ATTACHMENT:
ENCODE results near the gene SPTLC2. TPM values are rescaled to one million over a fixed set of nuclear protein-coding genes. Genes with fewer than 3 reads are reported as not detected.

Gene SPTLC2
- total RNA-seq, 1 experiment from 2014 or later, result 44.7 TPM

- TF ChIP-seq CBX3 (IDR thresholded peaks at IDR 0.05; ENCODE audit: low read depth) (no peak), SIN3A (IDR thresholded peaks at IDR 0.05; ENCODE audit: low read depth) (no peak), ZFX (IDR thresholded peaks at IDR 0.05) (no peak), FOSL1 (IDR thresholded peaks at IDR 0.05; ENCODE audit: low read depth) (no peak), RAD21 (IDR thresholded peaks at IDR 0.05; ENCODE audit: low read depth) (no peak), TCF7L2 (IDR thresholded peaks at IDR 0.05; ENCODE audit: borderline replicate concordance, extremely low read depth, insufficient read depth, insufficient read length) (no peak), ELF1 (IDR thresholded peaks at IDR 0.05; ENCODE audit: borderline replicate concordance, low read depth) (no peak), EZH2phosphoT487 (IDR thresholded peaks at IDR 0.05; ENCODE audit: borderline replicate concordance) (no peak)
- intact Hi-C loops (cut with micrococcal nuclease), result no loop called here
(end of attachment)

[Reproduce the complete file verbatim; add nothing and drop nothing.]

ENCODE results near the gene SPTLC2. TPM values are rescaled to one million over a fixed set of nuclear protein-coding genes. Genes with fewer than 3 reads are reported as not detected.

Gene SPTLC2
- total RNA-seq, 1 experiment from 2014 or later, result 44.7 TPM

- TF ChIP-seq CBX3 (IDR thresholded peaks at IDR 0.05; ENCODE audit: low read depth) (no peak), SIN3A (IDR thresholded peaks at IDR 0.05; ENCODE audit: low read depth) (no peak), ZFX (IDR thresholded peaks at IDR 0.05) (no peak), FOSL1 (IDR thresholded peaks at IDR 0.05; ENCODE audit: low read depth) (no peak), RAD21 (IDR thresholded peaks at IDR 0.05; ENCODE audit: low read depth) (no peak), TCF7L2 (IDR thresholded peaks at IDR 0.05; ENCODE audit: borderline replicate concordance, extremely low read depth, insufficient read depth, insufficient read length) (no peak), ELF1 (IDR thresholded peaks at IDR 0.05; ENCODE audit: borderline replicate concordance, low read depth) (no peak), EZH2phosphoT487 (IDR thresholded peaks at IDR 0.05; ENCODE audit: borderline replicate concordance) (no peak)
- intact Hi-C loops (cut with micrococcal nuclease), result no loop called here